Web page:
2012 Student Research Conference:
25th Annual Student Research Conference

Exploring the Mechanism Mediating Between Social Anxiety and Social Success
Kelsey N. Spalding*, Jennifer G. Pearlstein, Fallyn Lee, Randall T. Miller, Jordan Constance, Nicholas Jacobson, and Peter Ruberton
Dr. Jeffrey Vittengl, Faculty Mentor

A cornerstone of our society is social success, and social attraction marks social success during first conversations. I hypothesized that high social anxiety correlates positively with the use of safety behaviors (i.e., low voice volume, submissive tone) and negatively with social approach behaviors (i.e., asking questions, interjecting), and people with moderate social anxiety would have the most successful conversations. Undergraduates (N=138) were partnered randomly with an unfamiliar student to have video-recorded conversations and told stories revealing something about themselves. The videos were coded for submissive and approach behaviors and results were analyzed using dyadic methods. Analyses did not reveal a significant relation between self-reported social anxiety and social attraction. However, behaviors and personality dimensions associated with social anxiety (amount of negative information shared, neuroticism, extraversion, and quality of communication) did correlate significantly with social attraction suggesting indirect relations between social anxiety and social attraction.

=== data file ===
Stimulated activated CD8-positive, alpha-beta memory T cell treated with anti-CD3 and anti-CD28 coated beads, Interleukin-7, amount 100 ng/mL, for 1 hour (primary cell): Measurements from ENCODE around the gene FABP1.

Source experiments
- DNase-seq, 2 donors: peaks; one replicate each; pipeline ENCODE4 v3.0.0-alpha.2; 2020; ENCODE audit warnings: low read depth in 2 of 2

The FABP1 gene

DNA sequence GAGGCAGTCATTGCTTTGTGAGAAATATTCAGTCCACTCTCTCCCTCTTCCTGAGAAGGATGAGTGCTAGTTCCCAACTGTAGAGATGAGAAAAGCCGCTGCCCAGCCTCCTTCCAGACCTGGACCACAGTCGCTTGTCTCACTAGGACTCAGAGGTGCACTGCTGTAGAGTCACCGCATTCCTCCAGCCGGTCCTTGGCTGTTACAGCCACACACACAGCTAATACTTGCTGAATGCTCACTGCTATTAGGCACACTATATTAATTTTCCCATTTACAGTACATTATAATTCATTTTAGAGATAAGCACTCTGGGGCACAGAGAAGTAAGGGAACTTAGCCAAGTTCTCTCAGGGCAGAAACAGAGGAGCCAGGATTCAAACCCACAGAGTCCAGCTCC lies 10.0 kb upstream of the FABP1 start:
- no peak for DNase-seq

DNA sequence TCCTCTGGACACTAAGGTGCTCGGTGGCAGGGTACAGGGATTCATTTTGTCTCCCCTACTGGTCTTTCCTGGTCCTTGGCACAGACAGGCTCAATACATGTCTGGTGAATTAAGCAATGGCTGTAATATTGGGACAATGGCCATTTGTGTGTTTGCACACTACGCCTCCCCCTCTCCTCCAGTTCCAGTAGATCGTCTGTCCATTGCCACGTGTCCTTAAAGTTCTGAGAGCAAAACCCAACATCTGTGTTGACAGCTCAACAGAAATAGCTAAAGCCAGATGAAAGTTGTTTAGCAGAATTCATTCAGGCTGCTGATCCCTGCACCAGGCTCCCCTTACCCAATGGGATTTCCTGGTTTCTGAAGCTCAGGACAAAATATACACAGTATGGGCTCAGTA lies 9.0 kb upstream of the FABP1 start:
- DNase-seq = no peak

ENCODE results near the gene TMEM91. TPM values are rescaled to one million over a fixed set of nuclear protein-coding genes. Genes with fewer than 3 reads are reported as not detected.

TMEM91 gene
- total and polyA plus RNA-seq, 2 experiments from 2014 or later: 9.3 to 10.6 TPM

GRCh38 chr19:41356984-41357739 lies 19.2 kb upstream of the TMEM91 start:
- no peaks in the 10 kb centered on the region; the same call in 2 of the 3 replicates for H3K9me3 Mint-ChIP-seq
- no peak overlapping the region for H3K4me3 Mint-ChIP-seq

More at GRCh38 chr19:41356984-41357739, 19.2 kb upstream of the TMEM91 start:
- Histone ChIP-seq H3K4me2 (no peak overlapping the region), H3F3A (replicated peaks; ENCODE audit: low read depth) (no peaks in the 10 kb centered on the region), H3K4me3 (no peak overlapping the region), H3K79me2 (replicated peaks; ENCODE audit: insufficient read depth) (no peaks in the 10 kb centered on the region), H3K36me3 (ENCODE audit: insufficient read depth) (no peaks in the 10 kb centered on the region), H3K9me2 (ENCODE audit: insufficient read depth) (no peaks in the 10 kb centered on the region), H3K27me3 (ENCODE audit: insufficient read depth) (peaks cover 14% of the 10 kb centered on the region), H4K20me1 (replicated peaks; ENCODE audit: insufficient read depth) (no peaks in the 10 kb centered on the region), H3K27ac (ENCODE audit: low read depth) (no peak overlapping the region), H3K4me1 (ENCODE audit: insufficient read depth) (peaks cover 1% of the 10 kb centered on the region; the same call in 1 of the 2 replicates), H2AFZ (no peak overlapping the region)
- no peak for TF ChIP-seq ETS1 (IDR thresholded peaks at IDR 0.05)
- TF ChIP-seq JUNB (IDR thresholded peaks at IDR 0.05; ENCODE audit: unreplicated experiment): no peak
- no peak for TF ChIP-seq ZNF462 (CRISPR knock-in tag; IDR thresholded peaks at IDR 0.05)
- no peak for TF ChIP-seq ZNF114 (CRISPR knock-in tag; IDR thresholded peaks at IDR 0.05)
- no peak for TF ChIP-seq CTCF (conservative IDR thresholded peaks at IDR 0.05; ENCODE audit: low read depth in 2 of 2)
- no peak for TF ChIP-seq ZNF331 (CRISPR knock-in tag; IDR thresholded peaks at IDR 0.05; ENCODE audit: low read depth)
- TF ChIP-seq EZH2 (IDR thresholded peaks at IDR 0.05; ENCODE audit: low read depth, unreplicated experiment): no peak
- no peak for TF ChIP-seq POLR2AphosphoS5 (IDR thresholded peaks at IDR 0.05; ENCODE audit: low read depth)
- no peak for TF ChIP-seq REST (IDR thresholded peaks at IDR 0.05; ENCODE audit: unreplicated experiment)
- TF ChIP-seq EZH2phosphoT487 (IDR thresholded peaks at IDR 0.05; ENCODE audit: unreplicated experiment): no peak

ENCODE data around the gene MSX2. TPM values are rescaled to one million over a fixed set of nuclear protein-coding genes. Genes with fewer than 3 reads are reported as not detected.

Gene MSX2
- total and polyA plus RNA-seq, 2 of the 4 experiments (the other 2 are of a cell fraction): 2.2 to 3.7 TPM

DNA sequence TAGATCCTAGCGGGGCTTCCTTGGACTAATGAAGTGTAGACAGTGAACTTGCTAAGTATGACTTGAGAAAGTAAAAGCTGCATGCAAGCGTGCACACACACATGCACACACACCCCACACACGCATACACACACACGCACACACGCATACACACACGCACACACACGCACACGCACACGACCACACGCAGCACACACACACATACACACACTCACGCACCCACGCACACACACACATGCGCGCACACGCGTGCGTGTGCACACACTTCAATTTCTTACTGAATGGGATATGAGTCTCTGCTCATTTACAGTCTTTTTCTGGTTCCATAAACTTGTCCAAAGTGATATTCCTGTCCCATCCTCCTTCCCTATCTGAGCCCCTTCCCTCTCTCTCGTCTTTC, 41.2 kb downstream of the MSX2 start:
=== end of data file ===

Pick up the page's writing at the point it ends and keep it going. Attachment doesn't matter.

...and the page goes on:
Keywords: Social Anxiety, Social Attraction, Safety Behaviors, Social Approach Behaviors


Presentation Type: Oral Paper

Session: 403-1
Location: MG 1000
Time: 2:30

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